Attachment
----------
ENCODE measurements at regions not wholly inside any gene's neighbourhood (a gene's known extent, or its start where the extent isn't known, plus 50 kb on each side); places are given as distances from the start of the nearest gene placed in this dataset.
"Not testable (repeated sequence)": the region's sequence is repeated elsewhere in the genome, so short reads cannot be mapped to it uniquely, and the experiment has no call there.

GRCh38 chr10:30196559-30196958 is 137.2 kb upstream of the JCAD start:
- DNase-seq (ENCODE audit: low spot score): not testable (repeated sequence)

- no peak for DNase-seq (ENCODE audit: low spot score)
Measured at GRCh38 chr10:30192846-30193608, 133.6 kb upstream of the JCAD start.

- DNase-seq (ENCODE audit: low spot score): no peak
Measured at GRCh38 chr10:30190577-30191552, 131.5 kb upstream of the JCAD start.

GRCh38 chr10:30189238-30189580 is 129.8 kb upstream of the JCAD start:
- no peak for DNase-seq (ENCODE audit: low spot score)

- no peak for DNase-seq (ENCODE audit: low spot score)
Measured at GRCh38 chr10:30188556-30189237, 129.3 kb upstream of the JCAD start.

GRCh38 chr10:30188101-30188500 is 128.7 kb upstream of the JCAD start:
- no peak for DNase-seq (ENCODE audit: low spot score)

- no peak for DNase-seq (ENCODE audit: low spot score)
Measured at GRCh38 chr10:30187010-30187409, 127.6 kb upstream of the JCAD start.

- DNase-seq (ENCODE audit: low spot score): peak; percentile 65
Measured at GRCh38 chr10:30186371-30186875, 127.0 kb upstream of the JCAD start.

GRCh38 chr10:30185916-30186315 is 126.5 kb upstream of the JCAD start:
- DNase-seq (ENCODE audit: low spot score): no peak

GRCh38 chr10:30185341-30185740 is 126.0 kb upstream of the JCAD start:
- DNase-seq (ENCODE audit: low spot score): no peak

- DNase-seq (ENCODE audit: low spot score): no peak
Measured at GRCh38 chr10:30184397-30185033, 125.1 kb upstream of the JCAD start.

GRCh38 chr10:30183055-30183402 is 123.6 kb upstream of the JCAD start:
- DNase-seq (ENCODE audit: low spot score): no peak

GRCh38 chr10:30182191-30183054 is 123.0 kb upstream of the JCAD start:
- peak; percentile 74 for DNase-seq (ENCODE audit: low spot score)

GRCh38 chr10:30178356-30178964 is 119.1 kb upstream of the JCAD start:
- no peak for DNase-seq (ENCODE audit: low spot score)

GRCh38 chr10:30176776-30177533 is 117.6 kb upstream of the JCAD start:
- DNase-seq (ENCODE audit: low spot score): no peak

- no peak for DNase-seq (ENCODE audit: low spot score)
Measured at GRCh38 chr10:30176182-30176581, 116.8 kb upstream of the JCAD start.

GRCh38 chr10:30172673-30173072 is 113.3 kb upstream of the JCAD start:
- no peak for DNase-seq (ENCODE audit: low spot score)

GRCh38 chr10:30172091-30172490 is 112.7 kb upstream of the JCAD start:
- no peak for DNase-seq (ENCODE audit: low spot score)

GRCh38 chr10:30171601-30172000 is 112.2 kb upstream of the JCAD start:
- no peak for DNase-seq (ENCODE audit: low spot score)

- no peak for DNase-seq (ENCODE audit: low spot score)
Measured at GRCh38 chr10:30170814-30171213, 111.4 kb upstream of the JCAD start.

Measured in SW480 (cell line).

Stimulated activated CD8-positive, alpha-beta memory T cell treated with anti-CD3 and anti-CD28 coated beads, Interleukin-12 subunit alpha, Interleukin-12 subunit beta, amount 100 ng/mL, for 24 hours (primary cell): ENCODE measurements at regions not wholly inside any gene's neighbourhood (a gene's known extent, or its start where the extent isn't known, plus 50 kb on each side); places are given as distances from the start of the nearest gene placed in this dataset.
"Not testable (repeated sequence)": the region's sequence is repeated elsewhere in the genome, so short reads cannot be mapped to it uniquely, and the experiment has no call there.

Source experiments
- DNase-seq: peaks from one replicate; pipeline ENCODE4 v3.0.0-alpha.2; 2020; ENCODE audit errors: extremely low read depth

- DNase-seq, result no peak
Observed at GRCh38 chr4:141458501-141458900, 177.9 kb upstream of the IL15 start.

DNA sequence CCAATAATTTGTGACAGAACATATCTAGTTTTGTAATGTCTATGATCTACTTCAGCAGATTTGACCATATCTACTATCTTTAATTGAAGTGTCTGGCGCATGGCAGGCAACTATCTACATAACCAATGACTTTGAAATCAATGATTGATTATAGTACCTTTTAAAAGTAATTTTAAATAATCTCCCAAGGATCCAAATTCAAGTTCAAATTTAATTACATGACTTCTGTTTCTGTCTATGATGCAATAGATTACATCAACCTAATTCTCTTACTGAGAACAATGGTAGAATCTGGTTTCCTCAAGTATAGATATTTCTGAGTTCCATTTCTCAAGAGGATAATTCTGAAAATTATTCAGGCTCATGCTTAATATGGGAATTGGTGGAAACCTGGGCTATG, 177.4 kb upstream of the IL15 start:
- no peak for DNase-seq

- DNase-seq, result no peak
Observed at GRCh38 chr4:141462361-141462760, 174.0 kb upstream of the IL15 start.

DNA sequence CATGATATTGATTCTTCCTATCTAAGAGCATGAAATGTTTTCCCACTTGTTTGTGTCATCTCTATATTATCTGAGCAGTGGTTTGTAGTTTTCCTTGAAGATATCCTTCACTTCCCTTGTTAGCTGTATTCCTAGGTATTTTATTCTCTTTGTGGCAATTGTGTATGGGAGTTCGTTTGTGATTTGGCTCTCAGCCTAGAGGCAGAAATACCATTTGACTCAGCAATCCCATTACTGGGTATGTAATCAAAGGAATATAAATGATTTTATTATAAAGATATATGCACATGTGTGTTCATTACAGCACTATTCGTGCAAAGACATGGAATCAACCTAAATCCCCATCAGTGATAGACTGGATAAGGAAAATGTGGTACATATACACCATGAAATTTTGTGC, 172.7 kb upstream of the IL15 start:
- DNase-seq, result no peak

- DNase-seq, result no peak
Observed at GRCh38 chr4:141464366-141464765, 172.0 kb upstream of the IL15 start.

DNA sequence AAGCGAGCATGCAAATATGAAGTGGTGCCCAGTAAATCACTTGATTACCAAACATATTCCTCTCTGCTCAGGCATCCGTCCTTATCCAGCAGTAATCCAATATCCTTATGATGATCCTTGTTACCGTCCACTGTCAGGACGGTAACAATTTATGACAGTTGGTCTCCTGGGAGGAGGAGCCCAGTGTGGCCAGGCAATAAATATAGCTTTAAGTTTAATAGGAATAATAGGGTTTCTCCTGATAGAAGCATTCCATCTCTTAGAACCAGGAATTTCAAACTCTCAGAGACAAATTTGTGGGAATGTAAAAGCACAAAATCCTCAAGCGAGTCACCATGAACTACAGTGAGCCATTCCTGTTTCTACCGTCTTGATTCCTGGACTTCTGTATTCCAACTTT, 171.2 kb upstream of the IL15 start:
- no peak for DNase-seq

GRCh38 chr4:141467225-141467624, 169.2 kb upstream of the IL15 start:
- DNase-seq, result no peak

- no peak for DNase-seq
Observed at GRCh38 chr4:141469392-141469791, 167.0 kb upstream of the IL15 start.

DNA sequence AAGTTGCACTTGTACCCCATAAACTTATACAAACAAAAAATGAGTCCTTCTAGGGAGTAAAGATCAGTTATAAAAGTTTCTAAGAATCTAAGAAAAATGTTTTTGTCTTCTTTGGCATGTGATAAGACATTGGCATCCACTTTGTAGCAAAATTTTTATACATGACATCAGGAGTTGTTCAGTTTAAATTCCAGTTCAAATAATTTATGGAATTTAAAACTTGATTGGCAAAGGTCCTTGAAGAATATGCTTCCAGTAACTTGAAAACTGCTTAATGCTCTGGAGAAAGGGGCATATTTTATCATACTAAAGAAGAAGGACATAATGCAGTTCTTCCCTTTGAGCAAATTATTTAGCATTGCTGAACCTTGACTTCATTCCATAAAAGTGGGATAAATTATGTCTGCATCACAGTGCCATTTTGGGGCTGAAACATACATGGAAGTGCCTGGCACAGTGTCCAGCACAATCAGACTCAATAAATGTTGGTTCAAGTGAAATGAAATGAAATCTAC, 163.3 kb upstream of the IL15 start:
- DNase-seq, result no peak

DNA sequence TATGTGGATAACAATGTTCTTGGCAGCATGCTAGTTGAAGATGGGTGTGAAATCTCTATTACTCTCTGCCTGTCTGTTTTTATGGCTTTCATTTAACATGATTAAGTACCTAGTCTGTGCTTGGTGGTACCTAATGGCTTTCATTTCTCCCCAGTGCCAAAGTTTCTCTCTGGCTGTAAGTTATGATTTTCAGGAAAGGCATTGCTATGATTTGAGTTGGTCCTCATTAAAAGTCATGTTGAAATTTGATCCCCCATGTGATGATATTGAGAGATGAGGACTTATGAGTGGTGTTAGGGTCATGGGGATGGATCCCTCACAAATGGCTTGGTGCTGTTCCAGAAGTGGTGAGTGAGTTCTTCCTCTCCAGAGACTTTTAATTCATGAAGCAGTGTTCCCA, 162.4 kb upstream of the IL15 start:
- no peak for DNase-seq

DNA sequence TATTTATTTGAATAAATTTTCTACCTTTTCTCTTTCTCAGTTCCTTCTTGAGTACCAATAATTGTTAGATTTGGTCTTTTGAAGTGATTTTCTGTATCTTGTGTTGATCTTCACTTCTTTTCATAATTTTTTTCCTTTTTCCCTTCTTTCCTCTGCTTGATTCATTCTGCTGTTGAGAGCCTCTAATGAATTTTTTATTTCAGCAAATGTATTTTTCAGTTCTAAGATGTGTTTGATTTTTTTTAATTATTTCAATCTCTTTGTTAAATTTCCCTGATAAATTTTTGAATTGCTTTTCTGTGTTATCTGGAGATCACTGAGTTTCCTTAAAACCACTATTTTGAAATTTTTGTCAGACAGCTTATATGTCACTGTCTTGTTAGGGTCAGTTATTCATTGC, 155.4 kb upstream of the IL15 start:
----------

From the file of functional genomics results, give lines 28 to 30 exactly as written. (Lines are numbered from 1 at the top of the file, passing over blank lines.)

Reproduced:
- peak; percentile 74 for DNase-seq (ENCODE audit: low spot score)

GRCh38 chr10:30178356-30178964 is 119.1 kb upstream of the JCAD start:
- no peak for DNase-seq (ENCODE audit: low spot score)